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Writing Proposals

Whether you want access to telescope time (radio,optical, Xray, whatever), money to travel, money to build instruments, money to run conferences, resources to build instruments, in fact in order to obtain most of the resources you need to be an astronomer, you will have to write

PROPOSALS!

Your proposals will almost always be evaluated alongside other proposals, which means your success as an astronomer will not depend on how good those proposals are, but how much better they are than your competitors.

Overview

Telescope Time Allocation

Although proposal writing skills are something youll use over and over again, Ill concentrate on the process of writing proposals to get telescope time as a specific example

Remember, you are experimental scientists learn from your eperience How proposals are evalkuated How to Write your Proposal

Formulate your experiment What you put in (dotting the is and crossing the ts). A suggested outline Hints

How not to Write your Proposal

How Proposals are Evaluated

Proposals are almost inevitably reviewed by a committee


and that committee is composed of people committees make every effort to be unbiased, objective, perceptive, intelligent and diligent (the optimist assumption) subject to all the same frailties as you and me (the cynical assumption) By people who have no background in your research who dont care about your research who dont have enough time to read your proposal properly who are just looking for a reason to ignore it (this is probably the safe assumption)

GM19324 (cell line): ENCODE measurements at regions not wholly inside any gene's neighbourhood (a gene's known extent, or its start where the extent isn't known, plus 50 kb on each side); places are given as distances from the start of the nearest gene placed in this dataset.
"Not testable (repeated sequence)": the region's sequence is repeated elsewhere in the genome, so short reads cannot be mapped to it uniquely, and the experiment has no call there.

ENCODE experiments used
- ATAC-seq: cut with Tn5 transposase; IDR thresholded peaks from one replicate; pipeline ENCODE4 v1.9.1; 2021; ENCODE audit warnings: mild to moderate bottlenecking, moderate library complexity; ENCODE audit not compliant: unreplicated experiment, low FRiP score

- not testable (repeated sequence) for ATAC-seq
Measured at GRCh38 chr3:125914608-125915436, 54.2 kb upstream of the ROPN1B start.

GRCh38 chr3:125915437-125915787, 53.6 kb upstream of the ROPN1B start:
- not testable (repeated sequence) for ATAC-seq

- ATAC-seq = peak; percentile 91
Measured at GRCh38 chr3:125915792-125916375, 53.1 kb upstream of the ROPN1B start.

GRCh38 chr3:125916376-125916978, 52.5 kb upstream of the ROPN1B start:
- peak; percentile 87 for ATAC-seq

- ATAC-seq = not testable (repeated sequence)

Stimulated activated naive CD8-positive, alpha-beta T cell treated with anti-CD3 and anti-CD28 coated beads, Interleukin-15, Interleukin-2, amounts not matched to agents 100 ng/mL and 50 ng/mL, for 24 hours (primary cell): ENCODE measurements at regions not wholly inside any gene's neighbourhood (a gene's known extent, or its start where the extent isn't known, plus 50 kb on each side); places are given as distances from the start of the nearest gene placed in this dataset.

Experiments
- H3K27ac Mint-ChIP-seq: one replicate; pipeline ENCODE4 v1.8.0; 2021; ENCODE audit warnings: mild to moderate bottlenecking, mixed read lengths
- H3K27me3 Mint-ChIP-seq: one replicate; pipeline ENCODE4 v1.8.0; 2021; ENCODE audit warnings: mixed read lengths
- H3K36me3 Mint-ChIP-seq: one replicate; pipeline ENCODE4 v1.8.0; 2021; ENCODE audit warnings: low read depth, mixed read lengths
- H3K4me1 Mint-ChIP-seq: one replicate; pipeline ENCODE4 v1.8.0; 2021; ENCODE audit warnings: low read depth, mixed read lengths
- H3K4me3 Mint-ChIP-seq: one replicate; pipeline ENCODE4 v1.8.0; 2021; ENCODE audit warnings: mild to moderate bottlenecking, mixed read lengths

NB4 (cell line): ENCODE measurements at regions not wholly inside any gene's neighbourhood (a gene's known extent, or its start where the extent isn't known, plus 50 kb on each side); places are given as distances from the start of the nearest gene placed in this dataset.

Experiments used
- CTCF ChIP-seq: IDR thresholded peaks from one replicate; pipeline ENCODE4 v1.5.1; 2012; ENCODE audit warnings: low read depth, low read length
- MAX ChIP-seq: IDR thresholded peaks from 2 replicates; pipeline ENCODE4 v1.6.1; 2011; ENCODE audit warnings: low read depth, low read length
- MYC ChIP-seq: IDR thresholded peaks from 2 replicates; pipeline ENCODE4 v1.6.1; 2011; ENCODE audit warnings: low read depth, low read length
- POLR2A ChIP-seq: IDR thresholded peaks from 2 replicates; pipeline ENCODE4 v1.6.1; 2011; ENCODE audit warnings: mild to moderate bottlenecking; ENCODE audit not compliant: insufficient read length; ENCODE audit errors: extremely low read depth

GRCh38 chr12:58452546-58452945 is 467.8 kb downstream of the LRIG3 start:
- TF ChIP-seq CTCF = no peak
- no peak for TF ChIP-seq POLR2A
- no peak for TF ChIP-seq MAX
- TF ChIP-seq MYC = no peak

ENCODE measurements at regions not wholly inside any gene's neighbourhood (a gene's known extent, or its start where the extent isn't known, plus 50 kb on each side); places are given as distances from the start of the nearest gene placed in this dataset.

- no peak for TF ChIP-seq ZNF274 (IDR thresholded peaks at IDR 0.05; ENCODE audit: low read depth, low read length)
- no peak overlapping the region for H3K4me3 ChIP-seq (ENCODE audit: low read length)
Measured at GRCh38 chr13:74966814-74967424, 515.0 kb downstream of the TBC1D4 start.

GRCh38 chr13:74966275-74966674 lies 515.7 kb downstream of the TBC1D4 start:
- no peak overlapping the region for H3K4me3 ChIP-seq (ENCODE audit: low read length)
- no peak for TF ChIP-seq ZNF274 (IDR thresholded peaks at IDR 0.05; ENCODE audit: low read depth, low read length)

In practice, you should assume your proposals will be read


Telescope Time Allocation

Time is competively sought after very competitively.

In any one semester the applications for the use of any large optical telescope will exceed the available time by a factor of at least four more for VLT, Gemini and HST. They read all the proposals (usually between 50 and 200), and evaluate them for scientific merit, feasibility and timeliness. TACs are charged with maximising scientific return (ie publications) for the observatory. Proposals are graded relatively.

Time is awarded by time assignment committees (TACs),

Telescope Time Allocation

In any one round of proposals

a few will stand out as being clearly the best, and a few will stand out as being clearly the worst. Most fight it out in the middle.

Proposals are graded by several people, grades are discussed, then combined, ranked and time is allocated.

The final grade is an estimate, a measurement of the worth of a proposal. It therefore has uncertainty (eg. rms ~ 0.3-0.5 / 5 is common) Proposal grading is an imperfect estimation process. Small differences in the proposal (as opposed to the science) can make all the difference. They can also make all the difference in whether your brilliant science is understood.

Astronomers are Scientists